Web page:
Oxfam apologizes over handling of Haiti abuse scandal
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LONDON — Oxfam’s leadership apologized Tuesday for downplaying the significance of a sexual misconduct scandal in Haiti and sought to stem the tide of canceled donations.
Addressing British lawmakers, Oxfam Great Britain CEO Mark Goldring apologized early and often for a lack of transparency and urgency in handling the original allegations.
“I am sorry, we are sorry, for the damage Oxfam has done both to the people of Haiti but also to wider efforts for aid and development by possibly undermining public support,” he said.
The committee called the urgent session amid fury over Oxfam’s response to allegations that some of its staff in Haiti used prostitutes, including some who may have been minors. The scandal has shaken the aid group to the core, with the government suspending funding for the agency.
In addition, Oxfam said Tuesday that about 7,000 individual donors have canceled regular donations in the past 10 days and some corporate sponsors are reserving judgment.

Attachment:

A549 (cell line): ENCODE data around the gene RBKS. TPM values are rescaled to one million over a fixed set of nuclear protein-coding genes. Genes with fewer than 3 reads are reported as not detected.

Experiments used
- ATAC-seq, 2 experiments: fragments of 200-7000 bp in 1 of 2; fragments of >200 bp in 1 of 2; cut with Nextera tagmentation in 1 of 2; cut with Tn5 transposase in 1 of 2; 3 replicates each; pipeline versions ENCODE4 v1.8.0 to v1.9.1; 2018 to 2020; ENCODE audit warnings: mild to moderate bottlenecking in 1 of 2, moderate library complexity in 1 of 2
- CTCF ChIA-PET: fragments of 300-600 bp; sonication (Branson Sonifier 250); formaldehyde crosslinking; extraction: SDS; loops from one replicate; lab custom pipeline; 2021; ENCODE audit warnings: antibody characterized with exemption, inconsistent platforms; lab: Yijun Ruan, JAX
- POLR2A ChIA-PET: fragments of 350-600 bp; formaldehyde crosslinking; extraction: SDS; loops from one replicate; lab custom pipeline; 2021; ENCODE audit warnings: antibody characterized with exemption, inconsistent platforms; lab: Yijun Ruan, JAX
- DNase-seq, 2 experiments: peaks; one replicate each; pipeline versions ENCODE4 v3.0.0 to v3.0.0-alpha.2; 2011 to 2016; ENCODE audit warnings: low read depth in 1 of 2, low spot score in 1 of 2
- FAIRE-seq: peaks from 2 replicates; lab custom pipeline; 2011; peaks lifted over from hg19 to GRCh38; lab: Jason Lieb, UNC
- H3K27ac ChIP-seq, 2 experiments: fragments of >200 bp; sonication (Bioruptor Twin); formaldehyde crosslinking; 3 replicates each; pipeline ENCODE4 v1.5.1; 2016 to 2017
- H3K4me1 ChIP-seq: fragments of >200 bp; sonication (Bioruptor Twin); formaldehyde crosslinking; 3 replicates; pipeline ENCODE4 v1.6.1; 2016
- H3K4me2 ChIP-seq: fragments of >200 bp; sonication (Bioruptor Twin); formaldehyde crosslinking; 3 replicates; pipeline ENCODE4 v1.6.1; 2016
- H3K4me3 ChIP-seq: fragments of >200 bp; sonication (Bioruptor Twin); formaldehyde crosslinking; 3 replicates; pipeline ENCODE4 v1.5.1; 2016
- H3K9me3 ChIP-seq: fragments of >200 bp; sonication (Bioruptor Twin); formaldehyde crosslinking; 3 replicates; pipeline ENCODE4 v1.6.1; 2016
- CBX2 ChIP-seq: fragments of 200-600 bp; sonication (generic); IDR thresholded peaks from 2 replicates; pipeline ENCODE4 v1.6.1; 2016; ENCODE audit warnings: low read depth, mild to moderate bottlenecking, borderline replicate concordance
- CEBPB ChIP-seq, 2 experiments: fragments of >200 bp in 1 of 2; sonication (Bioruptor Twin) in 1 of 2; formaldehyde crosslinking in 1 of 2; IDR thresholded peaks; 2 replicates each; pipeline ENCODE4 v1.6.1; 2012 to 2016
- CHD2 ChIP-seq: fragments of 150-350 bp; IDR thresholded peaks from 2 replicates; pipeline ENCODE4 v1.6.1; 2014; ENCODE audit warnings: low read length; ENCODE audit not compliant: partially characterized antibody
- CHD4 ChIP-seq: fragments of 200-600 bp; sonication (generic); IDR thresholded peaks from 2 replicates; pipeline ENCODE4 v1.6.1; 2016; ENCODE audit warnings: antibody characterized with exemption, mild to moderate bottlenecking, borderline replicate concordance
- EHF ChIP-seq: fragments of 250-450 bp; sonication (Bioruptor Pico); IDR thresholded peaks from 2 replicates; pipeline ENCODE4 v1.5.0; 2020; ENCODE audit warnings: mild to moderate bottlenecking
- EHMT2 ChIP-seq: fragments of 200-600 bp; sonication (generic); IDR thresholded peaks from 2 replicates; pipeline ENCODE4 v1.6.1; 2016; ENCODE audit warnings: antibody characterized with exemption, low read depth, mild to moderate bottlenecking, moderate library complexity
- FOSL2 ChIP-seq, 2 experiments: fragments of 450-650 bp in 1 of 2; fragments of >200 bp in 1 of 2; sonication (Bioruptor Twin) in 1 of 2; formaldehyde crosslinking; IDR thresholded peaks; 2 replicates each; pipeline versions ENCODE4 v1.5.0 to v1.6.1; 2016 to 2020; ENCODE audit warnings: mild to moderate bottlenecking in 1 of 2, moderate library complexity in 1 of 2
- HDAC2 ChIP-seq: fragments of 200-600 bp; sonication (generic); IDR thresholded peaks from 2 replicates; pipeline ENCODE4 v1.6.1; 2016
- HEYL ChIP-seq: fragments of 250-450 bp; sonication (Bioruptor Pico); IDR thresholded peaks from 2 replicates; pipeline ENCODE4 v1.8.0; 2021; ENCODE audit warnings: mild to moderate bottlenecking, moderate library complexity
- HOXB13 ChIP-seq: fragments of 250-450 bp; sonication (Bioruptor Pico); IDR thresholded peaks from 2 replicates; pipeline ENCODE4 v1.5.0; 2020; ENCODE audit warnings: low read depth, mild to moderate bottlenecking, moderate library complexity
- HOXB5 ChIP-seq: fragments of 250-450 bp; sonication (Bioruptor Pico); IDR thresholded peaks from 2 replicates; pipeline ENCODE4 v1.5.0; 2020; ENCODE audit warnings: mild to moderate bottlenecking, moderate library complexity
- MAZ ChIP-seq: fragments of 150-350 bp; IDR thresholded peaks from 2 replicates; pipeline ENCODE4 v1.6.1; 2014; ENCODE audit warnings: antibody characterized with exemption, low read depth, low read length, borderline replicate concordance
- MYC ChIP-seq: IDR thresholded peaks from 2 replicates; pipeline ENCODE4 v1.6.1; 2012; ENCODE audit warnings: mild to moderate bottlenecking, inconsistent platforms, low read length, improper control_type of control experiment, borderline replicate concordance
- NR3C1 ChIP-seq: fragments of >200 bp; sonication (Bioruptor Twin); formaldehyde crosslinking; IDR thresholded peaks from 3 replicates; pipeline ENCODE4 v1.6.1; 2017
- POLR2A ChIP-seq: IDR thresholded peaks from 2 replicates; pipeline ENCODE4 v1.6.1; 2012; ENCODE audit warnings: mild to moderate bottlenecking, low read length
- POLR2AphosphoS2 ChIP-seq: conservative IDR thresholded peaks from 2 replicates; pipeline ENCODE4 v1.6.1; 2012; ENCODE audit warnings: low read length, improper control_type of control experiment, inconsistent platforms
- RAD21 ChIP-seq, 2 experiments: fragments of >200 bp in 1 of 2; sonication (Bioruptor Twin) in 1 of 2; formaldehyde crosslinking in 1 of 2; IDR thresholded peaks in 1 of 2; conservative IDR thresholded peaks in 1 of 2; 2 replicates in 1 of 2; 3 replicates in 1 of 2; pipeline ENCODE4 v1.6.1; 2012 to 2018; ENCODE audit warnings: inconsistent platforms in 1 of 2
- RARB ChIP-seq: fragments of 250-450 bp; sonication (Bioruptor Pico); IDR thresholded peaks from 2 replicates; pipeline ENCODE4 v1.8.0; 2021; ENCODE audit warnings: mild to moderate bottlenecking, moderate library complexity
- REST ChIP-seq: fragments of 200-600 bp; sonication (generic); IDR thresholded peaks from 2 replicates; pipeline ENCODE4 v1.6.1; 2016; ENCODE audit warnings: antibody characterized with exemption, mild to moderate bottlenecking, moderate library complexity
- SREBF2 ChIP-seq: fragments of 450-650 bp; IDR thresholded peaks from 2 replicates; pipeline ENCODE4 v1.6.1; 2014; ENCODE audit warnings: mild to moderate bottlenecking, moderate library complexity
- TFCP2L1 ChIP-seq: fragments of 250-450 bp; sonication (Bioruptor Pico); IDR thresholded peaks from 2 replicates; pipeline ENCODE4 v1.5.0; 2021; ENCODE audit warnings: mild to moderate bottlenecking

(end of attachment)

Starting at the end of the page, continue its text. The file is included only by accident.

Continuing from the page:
Seven Oxfam workers were fired or resigned after a whistleblower accused staff members of misconduct while working in Haiti after the 2010 earthquake that devastated the country. Government officials and Britain’s charity regulator have said that Oxfam didn’t tell them the allegations included sexual misconduct until Britain’s Times newspaper revealed details of the case earlier this month.
Goldring said that with hindsight, the charity’s leaders made the wrong call at the time of their initial investigation about how much information to give to the public and government authorities. But he said he believed those decisions were made in the interest of continuing vital aid to desperate people.
“At the time, I suspect there was a balance of saying ‘Oxfam is delivering life-saving assistance to a million people in Haiti … We have got to keep that work going’,” he said.
British lawmakers also questioned officials from Save the Children UK amid concern sex predators are targeting aid organizations because of the chaotic environments in which they work.
CEO Kevin Watkins said the organization had produced two reports warning that “predatory men” were seeking to use aid work as an opportunity for abuse. The reports underscored the imbalance of power between gatekeepers of food, shelter and security and that those in need of aid.
“I have seen it argued that if you work in a difficult and dangerous place, you should somehow be subjected to a different set of rules, that the standards should be lower,” he testified. “There is only one rule that should apply to our mission and our organization. That is that you treat other people as you would expect to be treated yourself.”